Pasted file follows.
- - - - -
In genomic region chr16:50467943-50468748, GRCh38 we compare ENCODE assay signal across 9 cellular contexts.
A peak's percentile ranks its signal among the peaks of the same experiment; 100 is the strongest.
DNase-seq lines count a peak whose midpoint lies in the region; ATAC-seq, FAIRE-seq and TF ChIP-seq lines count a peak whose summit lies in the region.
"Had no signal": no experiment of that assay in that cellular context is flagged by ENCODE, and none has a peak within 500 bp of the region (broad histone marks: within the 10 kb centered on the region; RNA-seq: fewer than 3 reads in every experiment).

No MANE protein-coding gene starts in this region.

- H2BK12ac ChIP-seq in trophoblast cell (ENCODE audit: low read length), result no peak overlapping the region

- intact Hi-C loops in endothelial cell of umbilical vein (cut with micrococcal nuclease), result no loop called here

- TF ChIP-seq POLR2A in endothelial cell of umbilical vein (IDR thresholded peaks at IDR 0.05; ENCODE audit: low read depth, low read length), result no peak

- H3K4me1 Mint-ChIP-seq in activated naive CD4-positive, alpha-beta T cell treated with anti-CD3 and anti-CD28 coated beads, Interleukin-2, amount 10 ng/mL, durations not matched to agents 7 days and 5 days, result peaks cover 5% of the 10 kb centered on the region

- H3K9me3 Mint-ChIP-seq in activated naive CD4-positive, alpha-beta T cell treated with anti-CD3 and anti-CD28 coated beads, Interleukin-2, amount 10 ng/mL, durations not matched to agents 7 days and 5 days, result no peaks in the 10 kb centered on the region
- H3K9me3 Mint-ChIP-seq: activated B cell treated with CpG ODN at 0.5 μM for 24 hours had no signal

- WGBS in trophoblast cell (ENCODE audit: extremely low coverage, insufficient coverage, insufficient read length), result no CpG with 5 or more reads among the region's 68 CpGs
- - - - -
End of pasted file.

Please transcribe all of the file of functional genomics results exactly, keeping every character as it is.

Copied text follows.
In genomic region chr16:50467943-50468748, GRCh38 we compare ENCODE assay signal across 9 cellular contexts.
A peak's percentile ranks its signal among the peaks of the same experiment; 100 is the strongest.
DNase-seq lines count a peak whose midpoint lies in the region; ATAC-seq, FAIRE-seq and TF ChIP-seq lines count a peak whose summit lies in the region.
"Had no signal": no experiment of that assay in that cellular context is flagged by ENCODE, and none has a peak within 500 bp of the region (broad histone marks: within the 10 kb centered on the region; RNA-seq: fewer than 3 reads in every experiment).

No MANE protein-coding gene starts in this region.

- H2BK12ac ChIP-seq in trophoblast cell (ENCODE audit: low read length), result no peak overlapping the region

- intact Hi-C loops in endothelial cell of umbilical vein (cut with micrococcal nuclease), result no loop called here

- TF ChIP-seq POLR2A in endothelial cell of umbilical vein (IDR thresholded peaks at IDR 0.05; ENCODE audit: low read depth, low read length), result no peak

- H3K4me1 Mint-ChIP-seq in activated naive CD4-positive, alpha-beta T cell treated with anti-CD3 and anti-CD28 coated beads, Interleukin-2, amount 10 ng/mL, durations not matched to agents 7 days and 5 days, result peaks cover 5% of the 10 kb centered on the region

- H3K9me3 Mint-ChIP-seq in activated naive CD4-positive, alpha-beta T cell treated with anti-CD3 and anti-CD28 coated beads, Interleukin-2, amount 10 ng/mL, durations not matched to agents 7 days and 5 days, result no peaks in the 10 kb centered on the region
- H3K9me3 Mint-ChIP-seq: activated B cell treated with CpG ODN at 0.5 μM for 24 hours had no signal

- WGBS in trophoblast cell (ENCODE audit: extremely low coverage, insufficient coverage, insufficient read length), result no CpG with 5 or more reads among the region's 68 CpGs